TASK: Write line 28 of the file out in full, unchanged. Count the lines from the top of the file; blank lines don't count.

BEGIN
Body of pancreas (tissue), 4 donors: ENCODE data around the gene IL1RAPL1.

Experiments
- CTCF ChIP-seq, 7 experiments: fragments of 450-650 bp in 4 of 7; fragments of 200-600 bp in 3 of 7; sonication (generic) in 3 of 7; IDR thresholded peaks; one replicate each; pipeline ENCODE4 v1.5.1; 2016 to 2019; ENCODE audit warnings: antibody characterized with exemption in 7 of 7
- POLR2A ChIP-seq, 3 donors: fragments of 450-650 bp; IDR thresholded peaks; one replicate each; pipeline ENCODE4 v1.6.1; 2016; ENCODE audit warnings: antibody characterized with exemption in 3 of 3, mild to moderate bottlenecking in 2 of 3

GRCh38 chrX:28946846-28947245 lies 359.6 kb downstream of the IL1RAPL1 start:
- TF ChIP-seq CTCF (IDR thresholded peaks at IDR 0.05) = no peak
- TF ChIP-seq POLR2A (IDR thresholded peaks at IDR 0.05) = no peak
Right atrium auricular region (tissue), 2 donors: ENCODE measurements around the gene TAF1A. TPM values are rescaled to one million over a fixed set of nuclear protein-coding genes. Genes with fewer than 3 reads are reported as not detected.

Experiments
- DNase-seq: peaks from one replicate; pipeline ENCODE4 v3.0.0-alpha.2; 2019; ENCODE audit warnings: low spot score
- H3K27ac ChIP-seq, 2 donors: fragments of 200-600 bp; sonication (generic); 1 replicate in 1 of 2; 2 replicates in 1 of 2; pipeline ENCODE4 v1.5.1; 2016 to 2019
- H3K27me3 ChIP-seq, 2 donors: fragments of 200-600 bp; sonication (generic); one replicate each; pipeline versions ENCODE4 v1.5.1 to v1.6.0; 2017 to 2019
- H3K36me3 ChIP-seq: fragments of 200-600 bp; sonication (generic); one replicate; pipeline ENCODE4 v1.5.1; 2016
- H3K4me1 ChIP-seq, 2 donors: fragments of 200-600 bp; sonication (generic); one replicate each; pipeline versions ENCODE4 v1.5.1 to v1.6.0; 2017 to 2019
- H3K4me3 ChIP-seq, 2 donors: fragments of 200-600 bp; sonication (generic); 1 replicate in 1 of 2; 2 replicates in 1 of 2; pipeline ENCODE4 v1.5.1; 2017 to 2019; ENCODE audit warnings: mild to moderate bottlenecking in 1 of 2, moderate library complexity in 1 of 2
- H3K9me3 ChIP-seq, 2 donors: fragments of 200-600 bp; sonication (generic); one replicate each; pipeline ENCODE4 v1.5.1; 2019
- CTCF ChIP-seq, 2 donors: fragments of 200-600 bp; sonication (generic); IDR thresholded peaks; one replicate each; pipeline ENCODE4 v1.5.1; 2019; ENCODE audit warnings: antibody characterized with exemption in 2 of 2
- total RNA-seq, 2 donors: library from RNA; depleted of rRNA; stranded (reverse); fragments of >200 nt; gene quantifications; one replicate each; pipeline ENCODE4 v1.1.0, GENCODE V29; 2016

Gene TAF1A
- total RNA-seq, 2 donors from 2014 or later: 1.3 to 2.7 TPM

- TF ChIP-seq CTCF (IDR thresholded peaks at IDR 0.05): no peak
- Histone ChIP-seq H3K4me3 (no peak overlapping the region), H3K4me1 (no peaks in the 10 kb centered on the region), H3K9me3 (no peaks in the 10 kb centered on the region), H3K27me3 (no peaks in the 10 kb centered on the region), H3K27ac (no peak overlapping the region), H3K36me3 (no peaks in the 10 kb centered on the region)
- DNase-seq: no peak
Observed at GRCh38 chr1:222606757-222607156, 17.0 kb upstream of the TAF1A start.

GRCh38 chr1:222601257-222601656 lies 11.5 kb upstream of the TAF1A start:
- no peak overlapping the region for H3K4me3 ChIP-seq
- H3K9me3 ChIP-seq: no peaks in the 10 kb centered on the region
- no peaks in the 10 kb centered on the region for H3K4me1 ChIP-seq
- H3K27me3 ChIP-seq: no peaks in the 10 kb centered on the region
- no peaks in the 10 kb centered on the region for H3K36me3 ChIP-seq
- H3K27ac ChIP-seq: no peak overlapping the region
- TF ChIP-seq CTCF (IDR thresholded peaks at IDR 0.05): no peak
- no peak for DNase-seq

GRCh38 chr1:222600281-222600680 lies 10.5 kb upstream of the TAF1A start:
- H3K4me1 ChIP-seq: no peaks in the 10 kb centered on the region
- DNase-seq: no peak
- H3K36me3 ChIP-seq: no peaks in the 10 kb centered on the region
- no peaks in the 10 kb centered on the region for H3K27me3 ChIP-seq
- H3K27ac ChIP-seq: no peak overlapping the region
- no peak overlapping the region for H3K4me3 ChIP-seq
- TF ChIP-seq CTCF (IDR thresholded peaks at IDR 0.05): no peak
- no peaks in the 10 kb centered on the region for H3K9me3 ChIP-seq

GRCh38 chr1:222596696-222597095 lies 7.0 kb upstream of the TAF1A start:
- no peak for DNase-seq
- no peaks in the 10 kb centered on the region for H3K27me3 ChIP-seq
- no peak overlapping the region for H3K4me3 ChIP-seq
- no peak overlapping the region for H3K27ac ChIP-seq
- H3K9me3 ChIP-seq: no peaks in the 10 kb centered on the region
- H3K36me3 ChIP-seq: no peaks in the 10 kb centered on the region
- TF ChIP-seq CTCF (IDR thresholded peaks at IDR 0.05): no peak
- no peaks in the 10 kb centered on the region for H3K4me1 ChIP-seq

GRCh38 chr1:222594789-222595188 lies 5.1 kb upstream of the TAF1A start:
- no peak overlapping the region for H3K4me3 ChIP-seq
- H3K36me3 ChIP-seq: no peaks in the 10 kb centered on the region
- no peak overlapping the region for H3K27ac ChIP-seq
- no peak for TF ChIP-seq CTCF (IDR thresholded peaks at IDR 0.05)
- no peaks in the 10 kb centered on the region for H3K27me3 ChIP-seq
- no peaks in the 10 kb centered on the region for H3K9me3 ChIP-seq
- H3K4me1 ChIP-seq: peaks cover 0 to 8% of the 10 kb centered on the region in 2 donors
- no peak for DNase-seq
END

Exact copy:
- no peaks in the 10 kb centered on the region for H3K4me1 ChIP-seq